Turneborg said the findings were unsurprising and that many Swedish restaurants and supermarkets were increasing their supply to meet the demand. The most common age for Swedish vegetarians is the 15-24 age group, with 17 percent of those surveyed falling in the non-meat category.

The survey was carried out in late February and early March with 1,000 respondents interviewed by telephone.

Click [here] for a vegan starter kit.



Factory meat, cruel and bad for us

image
By Jane Velez-Mitchell

Here’s a thought to chew on: America’s most intractable problems all double back to our collective mistreatment of animals. Sounds crazy, right? Well, humor me for a minute.

Our own lives would improve if we started showing some basic decency to the 9 billion cows, calves, pigs, lambs, turkeys and chickens that are slaughtered a year in the United States. More than 99% of farm animals in the U.S. are raised in factory farms, many unable to even turn around in small cages.

A slew of investigations by Mercy for Animals, PETA and the Humane Society of the United States have uncovered repeated instances of vicious abuse of animals headed for slaughter.

The latest Humane Society undercover investigation of a large veal calf slaughterhouse in New Jersey showed abuse too gruesome to display on television and resulted in the temporary shutdown of the facility by the U.S. Department of Agriculture.

"Animal abuse is the norm in the meat industry," says Paul Shapiro, vice president of farm animal protection at the Humane Society. "Many standard practices in animal agribusiness are so cruel that they’re just out of step with mainstream American values about how animals ought to be treated." The society cites piglet tail docking and castration without anesthesia, the confinement of pigs to crates where they cannot turn around and cutting off the beaks of egg-laying hens before they’re confined to tiny cages.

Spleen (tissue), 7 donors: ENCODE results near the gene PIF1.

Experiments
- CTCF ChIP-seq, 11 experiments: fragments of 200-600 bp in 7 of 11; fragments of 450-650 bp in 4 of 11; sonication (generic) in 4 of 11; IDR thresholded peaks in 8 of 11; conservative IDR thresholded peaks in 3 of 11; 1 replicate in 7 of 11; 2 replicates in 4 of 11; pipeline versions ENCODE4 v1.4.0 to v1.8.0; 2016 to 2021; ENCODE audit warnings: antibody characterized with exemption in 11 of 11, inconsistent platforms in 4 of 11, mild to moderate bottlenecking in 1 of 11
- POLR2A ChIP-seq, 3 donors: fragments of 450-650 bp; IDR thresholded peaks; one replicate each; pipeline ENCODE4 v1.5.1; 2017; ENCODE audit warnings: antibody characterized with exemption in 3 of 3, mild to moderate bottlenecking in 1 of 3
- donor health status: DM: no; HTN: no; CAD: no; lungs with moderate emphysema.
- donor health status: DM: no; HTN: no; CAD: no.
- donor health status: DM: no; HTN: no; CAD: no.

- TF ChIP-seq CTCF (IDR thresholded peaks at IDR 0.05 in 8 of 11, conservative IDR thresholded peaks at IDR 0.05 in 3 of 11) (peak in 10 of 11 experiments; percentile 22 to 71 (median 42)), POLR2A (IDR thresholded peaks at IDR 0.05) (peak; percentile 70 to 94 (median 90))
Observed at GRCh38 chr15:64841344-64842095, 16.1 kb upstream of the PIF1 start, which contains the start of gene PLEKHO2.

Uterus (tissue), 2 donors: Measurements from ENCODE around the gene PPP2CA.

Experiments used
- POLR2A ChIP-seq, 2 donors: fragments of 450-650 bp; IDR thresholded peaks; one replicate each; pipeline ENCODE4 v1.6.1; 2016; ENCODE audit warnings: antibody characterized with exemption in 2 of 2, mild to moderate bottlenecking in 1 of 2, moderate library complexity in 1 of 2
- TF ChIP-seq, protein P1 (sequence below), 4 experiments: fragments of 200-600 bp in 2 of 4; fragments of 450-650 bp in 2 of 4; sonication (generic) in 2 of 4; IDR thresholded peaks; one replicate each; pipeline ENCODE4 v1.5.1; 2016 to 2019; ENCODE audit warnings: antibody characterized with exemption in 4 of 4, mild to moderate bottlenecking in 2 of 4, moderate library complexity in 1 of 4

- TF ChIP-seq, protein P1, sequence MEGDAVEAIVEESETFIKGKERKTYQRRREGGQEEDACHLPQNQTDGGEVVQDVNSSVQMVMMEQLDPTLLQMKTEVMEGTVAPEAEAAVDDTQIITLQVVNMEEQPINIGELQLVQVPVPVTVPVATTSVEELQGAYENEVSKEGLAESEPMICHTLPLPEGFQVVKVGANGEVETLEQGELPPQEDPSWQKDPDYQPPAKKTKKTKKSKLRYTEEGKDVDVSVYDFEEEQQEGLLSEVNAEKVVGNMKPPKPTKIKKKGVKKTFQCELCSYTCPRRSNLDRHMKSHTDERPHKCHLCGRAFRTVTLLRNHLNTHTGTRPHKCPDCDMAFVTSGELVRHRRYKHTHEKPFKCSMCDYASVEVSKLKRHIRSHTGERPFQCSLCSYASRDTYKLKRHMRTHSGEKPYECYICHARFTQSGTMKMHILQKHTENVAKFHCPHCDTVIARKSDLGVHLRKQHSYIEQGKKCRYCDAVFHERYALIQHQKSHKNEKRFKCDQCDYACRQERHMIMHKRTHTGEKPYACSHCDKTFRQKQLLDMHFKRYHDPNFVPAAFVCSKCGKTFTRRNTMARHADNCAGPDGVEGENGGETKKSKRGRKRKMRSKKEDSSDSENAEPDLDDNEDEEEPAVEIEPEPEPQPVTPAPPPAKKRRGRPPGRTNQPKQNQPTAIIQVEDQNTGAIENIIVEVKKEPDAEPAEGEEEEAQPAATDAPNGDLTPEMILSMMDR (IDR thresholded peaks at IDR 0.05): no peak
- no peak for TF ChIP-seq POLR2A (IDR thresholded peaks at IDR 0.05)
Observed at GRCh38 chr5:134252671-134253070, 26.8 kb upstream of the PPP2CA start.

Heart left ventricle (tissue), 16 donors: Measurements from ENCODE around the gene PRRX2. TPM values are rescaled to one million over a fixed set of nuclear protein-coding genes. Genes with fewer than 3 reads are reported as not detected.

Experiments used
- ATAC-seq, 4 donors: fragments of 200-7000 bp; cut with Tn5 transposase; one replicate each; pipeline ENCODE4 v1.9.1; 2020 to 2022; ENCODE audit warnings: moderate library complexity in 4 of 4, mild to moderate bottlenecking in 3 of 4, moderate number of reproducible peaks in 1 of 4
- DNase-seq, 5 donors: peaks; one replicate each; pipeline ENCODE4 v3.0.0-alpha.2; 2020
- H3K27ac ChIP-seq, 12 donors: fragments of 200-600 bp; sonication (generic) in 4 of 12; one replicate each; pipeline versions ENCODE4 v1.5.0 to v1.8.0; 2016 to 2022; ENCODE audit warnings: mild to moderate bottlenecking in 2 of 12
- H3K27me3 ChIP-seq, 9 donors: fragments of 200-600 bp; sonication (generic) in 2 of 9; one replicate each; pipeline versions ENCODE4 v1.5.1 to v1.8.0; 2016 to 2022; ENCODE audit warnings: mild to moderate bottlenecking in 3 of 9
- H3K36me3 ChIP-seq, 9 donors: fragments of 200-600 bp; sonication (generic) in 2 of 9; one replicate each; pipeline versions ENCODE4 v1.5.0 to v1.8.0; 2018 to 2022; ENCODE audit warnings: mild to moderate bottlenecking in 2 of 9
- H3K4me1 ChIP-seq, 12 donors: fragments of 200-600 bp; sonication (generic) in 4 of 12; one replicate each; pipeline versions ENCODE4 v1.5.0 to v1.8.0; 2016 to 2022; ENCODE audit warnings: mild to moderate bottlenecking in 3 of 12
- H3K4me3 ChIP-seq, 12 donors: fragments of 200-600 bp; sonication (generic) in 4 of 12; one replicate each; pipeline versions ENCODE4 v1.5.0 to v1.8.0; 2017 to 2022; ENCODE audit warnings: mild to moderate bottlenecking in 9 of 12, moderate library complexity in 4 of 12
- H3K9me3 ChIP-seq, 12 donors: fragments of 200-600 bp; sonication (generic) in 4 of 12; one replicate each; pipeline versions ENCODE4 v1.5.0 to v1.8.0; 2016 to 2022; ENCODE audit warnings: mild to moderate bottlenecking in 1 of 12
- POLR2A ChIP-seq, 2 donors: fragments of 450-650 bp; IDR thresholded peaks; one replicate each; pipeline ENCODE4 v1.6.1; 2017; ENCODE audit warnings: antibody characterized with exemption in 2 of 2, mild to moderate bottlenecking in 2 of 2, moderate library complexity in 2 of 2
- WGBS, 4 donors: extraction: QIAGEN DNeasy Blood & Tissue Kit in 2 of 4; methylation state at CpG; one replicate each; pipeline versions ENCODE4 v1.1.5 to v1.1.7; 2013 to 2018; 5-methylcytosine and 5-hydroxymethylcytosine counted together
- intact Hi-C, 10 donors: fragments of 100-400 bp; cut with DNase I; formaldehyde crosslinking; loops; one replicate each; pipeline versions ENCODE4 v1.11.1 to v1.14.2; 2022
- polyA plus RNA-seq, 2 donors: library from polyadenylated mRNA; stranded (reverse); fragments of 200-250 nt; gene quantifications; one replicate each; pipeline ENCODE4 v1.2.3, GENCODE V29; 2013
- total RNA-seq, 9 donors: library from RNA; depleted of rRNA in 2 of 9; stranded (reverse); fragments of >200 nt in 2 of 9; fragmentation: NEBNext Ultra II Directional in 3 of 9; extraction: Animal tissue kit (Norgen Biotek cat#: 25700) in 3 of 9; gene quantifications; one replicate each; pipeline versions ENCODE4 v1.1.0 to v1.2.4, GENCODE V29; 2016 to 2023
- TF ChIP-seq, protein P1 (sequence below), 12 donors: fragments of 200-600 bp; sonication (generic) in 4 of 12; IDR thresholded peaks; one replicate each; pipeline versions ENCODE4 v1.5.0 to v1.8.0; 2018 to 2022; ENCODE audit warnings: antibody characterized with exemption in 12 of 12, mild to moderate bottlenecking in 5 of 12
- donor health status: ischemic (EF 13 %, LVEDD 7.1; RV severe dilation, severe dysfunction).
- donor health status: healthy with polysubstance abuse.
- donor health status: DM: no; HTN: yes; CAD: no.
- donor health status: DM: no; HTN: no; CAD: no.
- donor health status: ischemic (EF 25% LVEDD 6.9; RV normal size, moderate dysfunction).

If all of this sounds hideous, it is. And here’s how it hurts us humans.

The obesity crisis: Two thirds of American adults are overweight or obese. The American Medical Association has declared obesity a chronic disease in an attempt to get a grip on what some label the 21st century plague. A recent study published in the New England Journal of Medicine shows that kids who are overweight in kindergarten are often condemned to future obesity.

It also showed obesity is highest in the poorest socioeconomic sectors of society, further hobbling already disadvantaged kids. The rise of obesity has paralleled the rise of fast food, laden with meat and dairy products: burgers and shakes.

Obesity affects every aspect of a people’s lives, from health to relationships. Less fast food would help stop the obesity epidemic and would also mean raising and killing fewer animals. A 2010 study published in the American Journal of Clinical Nutrition concluded, "a plant-based diet seems to be a sensible approach for the prevention of obesity in children."

The health care crisis: The myriad of serious health risks resulting from poor diet include high cholesterol, heart disease, type 2 diabetes, high blood pressure, stroke and even sleep apnea. Eating too much meat and dairy products, combined with excessive intake of sugars and starch, plays a big role in these medical issues. Cholesterol does not exist in vegetables. Vegetables do not clog arteries.

A report by the Union of Concerned Scientists says we could save 100,000 lives and $17 billion in health care costs from heart disease every year if Americans ate more fruits and vegetables.

The report begs Congress to slash farm policies that subsidize Big Ag’s massive production of junk and fast food. Critics say the $956 billion farm bill that just passed is simply a bait and switch that cuts direct subsidies but replaces them with generous crop insurance.

That brings us to money.

The deficit: Skyrocketing health care costs are a key factor in the ballooning deficit. The yearly medical costs of obesity are estimated to be as high as $190 billion a year, according to a study reported in the Journal of Health Economics, with expenditures of almost $1,200 more a year to treat obese Americans compared with those of normal weight.